Monsanto's efforts to dismiss new evidence linking its genetically modified (GM) corn to tumors has been thoroughly debunked in a public briefing by the food sustainability nonprofit Earth Open Source.
"NK603 must be immediately withdrawn from the market and all GMOs must be subjected to long-term testing," the briefing concludes.
In a two-year study, a team of French researchers led by Professor Gilles-Eric Seralini found that rats fed Monsanto's "Roundup Ready" corn developed significantly more tumors than a control group not fed GM corn. The rats fed a GM diet also developed tumors that appeared earlier and behaved more aggressively, and died sooner than rats in the control group.
The study found similar effects in rats exposed to Roundup herbicide at levels currently considered safe by most regulators.
"Roundup Ready" crops have been engineered for resistance to Monsanto's top-selling herbicide glyphosate, marketed under the trade name Roundup. In the scientific literature, Roundup Ready corn is also known as NK603.
Monsanto's faulty defensesResponding to the study, Monsanto claimed that the findings were not significant because tumor rates in the rats fed GM corn were "within historical norms for this strain of laboratory rats, which is known for a high incidence of tumors." In other words, the company has claimed that the rats developed tumors simply because of their genetics, and that the tumor rates seen in the rats fed GM corn were similar to tumor rates in rats not fed GM corn in other studies.
In response to Monsanto's "tumor prone rats" argument, the briefing notes that while tumors did in fact occur in both groups of rats, they were both more common and more aggressive in the experimental group - and it is the difference between the two groups that is relevant for scientific study.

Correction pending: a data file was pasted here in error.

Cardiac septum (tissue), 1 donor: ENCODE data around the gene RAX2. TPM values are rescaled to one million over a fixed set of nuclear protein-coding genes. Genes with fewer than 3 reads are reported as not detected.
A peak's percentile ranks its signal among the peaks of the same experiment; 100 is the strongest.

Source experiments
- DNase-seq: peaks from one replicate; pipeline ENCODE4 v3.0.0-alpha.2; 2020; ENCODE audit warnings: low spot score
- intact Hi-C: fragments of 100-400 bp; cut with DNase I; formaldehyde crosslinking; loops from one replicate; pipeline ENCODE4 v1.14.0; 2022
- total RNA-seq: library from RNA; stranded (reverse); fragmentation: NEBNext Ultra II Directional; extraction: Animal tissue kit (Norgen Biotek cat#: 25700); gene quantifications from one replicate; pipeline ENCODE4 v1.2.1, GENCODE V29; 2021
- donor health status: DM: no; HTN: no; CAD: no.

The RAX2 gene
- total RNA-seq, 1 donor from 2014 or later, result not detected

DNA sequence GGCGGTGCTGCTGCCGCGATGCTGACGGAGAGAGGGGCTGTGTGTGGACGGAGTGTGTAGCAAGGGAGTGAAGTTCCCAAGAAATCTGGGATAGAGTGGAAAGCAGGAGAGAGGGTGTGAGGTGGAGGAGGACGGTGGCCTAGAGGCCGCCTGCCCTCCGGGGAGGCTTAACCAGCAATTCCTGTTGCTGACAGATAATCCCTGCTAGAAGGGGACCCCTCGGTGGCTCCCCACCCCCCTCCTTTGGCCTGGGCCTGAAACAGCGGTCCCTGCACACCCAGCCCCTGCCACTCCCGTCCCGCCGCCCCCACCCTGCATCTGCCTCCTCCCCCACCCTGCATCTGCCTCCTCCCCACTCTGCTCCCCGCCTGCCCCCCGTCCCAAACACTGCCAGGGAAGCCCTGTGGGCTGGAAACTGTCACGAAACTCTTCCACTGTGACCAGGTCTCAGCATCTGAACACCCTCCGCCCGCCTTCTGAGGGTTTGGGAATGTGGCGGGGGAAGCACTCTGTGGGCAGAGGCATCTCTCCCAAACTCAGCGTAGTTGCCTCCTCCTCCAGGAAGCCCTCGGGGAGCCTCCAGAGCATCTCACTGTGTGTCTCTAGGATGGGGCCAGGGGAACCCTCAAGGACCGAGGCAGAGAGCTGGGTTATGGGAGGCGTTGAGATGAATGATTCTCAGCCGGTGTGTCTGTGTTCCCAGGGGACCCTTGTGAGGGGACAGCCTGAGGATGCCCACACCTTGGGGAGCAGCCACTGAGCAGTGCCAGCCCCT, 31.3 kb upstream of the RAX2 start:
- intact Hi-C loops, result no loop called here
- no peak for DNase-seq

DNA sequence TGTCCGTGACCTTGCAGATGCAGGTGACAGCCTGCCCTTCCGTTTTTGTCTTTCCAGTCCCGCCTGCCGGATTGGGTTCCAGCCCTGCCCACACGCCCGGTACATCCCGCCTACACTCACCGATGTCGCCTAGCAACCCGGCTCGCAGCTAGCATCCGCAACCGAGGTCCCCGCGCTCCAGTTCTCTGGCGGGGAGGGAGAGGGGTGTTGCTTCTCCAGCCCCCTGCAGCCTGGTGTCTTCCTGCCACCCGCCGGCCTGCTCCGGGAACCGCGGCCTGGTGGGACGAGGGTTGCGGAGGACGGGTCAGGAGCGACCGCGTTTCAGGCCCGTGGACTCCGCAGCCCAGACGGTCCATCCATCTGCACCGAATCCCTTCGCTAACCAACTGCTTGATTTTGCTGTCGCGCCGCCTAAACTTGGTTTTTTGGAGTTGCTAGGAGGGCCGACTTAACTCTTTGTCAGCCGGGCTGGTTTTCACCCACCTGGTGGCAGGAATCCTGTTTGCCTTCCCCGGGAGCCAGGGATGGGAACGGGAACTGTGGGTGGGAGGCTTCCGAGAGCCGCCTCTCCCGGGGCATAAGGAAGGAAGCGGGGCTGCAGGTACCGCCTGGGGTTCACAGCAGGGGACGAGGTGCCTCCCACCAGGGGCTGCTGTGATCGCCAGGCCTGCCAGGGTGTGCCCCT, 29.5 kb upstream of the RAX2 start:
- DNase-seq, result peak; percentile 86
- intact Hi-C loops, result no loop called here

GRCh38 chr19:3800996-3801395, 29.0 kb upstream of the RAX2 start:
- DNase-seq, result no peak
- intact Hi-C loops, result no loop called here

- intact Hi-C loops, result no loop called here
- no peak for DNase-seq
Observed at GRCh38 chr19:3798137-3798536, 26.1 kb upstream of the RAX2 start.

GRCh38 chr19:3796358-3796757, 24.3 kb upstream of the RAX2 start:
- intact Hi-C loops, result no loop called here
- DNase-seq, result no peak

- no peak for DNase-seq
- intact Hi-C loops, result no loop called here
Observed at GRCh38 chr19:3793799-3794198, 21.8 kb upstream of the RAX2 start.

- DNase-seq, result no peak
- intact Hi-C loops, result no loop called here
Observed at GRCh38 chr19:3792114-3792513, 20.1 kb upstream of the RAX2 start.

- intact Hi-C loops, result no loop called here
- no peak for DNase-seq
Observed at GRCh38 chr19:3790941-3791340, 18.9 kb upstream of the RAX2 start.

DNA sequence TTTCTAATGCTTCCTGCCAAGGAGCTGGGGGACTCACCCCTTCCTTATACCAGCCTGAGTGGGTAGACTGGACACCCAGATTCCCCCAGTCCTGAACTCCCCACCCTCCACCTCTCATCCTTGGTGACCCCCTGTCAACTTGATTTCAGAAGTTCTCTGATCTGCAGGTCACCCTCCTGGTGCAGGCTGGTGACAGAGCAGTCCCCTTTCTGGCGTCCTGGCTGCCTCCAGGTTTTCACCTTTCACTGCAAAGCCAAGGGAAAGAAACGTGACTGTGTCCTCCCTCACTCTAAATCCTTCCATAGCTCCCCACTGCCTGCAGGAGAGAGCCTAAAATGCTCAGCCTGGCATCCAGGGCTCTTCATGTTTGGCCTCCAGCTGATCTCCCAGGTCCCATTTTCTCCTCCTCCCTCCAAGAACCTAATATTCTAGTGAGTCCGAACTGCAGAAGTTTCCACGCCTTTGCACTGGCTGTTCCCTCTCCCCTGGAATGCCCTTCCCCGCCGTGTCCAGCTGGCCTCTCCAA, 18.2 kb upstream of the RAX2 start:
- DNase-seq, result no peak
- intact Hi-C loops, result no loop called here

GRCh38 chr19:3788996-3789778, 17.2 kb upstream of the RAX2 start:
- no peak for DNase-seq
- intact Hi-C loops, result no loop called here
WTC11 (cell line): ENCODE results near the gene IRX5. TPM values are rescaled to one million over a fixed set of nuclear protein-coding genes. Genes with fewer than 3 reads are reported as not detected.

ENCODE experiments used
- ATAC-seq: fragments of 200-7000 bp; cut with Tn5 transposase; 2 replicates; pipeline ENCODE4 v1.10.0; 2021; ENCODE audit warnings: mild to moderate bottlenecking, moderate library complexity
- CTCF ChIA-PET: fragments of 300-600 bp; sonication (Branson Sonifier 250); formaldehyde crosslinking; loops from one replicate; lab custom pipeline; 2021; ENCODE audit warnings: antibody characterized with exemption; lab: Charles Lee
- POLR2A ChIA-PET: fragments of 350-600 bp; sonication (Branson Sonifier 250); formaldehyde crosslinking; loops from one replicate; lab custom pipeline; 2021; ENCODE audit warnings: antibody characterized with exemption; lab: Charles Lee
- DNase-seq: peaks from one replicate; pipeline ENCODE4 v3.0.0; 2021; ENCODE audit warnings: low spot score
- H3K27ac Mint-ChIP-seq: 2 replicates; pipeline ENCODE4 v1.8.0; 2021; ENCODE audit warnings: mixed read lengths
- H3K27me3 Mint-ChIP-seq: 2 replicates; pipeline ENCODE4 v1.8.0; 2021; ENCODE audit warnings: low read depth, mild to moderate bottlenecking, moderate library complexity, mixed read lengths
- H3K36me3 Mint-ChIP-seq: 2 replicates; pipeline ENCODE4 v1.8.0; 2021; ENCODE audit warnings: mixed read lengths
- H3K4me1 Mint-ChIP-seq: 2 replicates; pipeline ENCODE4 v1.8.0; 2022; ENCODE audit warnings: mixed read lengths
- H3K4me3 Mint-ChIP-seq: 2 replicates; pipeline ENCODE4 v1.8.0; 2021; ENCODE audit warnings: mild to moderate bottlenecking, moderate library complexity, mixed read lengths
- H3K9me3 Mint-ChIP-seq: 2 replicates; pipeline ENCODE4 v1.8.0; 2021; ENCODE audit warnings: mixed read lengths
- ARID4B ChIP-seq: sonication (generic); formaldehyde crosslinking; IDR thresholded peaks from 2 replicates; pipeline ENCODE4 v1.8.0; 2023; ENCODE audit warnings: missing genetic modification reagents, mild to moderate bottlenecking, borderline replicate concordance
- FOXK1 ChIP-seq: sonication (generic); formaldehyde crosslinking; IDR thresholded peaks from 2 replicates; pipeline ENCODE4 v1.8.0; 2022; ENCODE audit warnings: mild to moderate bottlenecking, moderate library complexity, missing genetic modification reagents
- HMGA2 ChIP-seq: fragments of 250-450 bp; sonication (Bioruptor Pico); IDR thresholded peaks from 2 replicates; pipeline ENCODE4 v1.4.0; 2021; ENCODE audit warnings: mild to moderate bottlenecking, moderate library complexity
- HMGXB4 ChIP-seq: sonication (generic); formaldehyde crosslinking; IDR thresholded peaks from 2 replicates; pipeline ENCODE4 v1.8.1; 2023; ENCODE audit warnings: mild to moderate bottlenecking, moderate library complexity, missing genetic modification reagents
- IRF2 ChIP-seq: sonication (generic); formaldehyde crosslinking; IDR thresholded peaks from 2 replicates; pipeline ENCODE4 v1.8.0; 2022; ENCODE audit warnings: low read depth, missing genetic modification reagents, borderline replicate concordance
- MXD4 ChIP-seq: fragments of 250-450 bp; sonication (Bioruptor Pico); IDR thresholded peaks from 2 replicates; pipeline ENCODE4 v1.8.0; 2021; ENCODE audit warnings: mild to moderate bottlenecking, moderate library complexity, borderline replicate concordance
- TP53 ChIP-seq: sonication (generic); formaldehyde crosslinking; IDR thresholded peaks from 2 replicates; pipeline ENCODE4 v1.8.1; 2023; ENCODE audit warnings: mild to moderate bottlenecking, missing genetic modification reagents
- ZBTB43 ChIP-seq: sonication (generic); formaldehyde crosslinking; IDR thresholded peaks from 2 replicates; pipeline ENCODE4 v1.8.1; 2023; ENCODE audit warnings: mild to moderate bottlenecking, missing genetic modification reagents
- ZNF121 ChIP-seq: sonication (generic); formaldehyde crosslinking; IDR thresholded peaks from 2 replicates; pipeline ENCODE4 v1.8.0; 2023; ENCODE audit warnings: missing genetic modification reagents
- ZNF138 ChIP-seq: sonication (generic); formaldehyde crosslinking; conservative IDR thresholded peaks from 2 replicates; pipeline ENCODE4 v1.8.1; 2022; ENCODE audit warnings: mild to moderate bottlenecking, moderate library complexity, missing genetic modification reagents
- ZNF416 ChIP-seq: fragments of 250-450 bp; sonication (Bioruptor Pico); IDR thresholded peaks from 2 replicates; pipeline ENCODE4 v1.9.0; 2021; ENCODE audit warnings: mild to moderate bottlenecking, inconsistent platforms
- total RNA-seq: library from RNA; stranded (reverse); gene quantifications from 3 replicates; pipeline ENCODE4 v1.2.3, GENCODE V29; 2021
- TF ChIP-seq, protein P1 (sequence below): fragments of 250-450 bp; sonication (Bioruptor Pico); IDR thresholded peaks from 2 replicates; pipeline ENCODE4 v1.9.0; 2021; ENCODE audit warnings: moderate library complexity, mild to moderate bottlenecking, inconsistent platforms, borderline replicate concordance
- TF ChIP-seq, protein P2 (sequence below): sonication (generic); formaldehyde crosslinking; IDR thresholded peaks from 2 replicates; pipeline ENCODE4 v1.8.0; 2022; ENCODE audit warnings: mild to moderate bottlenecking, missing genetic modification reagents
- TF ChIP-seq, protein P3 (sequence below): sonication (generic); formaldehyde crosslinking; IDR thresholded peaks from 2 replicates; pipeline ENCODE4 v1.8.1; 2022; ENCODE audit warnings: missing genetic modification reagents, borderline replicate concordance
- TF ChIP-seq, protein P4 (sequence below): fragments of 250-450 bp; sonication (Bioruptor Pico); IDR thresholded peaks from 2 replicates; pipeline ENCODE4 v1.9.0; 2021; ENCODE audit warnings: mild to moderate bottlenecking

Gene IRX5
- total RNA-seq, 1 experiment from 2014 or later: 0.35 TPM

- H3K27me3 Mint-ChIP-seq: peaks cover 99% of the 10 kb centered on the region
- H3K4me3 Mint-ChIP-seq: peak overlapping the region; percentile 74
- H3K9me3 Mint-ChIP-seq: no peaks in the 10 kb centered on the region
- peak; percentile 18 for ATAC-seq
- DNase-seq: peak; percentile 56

"This is a basic principle of science and it is worrying that attempts are being made by pro-GM lobbyists to override it in the interests of keeping the products of powerful multinational biotechnology companies on the market," the briefing reads.
The briefing also debunks Monsanto's "historical data" argument. First of all, the historical tumor data cited by Monsanto actually comes from a completely different strain of rats (Charles River Labs SD rats) than those used in the study (Harlan SD rats). In fact, the researchers did compare their findings to historical tumor rates in Harlan SD rats, and found that all their results remained statistically significant. For example, the rate of tumors in rats fed GM corn was three times higher than the historical average tumor rates for the same strain of rats.
The briefing further notes that the very idea of using "historical data" to dismiss statistically significant findings is shoddy science, and the technique is rejected by serious scientists. Any legitimate scientific study includes a control group that is tested at the same time as the experimental group, because this is the best way to actually control as many variables as possible and make sure any differences observed are due to the variable being tested (in this case, consumption of GM corn). Rats in other studies may have been fed different diets, been at different phases of their life cycles, been exposed to other environmental pollutants, had a different genetic background, or been exposed to any number of other potentially relevant factors.
"The use of historical control data is an unscientific strategy used by industry and some regulators to dismiss statistically significant findings of toxicity in ... studies intended to evaluate safety of pesticides, chemicals, and GMOs," the briefing notes.
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By David Gutierrez